Monday, May 18, 2015

Etiquette and Early 20th C. Tea Rooms

Mrs. Mayme Lee Clinkscale, was the African-American proprietress of "The Ideal Tea Room," a beautifully appointed tea and dining establishment in Chicago. The advert above is from about 1925 ~  According to VintageTeaRooms.net, "Tea rooms were enormously popular in the first half of the 20th century. Their history is nearly forgotten, but is a fascinating aspect of women's history. Most were owned or managed by women. Almost everyone, from schoolteachers to recent college graduates to homemakers, wanted to run one. Most tea room patrons were also women. In the 1920s, especially, tea rooms became the fashionable places for women to meet friends in small towns, big cities, and suburbs alike."

Traditional Tea Table
"Necessity is the mother of invention." Someone, probably having reflected upon the easy social character of the English five o'clock tea, solved the problem for the American hostess by instituting the afternoon reception, which, somewhere between the hours of four and six, summons a host of friends to cross one's threshold and meet informally, chatting for a while over a sociable cup of tea, each group giving place to others, none crowding, all at ease, every one the recipient of a gracious welcome from the hostess, who by the hospitality thus offered has tacitly placed each guest on her visiting list for the season." Agnes H. Morton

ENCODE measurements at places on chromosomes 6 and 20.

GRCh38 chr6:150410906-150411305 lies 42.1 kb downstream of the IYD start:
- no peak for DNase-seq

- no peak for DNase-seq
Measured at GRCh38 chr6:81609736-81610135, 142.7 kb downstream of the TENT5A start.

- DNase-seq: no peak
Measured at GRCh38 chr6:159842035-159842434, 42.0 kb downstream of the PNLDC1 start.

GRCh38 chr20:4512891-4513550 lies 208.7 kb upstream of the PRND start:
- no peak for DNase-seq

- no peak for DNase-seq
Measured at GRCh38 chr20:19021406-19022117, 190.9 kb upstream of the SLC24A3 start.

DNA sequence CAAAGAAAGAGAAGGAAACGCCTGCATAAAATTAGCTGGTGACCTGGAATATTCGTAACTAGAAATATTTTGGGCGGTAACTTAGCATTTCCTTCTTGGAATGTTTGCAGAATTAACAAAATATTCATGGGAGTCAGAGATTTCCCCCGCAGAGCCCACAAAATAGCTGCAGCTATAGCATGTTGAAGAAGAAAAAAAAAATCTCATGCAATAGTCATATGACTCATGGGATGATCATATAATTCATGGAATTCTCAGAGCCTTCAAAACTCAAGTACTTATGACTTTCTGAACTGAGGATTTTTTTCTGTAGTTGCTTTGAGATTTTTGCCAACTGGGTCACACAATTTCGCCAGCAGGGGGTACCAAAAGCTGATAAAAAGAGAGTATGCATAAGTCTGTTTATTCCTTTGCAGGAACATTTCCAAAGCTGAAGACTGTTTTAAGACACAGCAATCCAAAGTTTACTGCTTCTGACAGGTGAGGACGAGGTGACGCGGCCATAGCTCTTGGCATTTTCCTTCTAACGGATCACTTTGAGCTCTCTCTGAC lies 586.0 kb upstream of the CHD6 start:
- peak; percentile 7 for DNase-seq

"In the early 20th century almost all tea rooms used paper napkins, often dainty ones imported from Japan or China. They also did away with tablecloths, leaving tabletops bare or using doilies or placemats.

Tea room proprietors were motivated not only by a wish to cut laundry expense but also because they were of a time and social class that believed it was more sanitary to rid interiors of the excessive furbelows of the Victorian age.

Reflecting this mentality, Alice Foote MacDougall remarked in a 1928 article titled 'Eating Aesthetically,' 'There is nothing particularly alluring about long rows of tables, standing like shrouded sepulchers in winding sheets of more or less unsanitary tablecloths.'

As the 20th century wore on most restaurants got rid of tablecloths making them something of a rarity, resulting in the term 'white-tablecloth restaurant' for more luxurious establishments." - From Jan Whitaker's, "Restaurant-ing through history" blog



Jan Whitaker

We eat in restaurants several times a week and yet know very little about their history. I plan to dip into my archive of research and images every so often to present a little tidbit that highlights aspects of our American restaurant culture. Let me know your thoughts- Restaurant-ing through history.


Etiquette Enthusiast, Maura J. Graber, is the Site Moderator for Etiquipedia© Etiquette Encyclopedia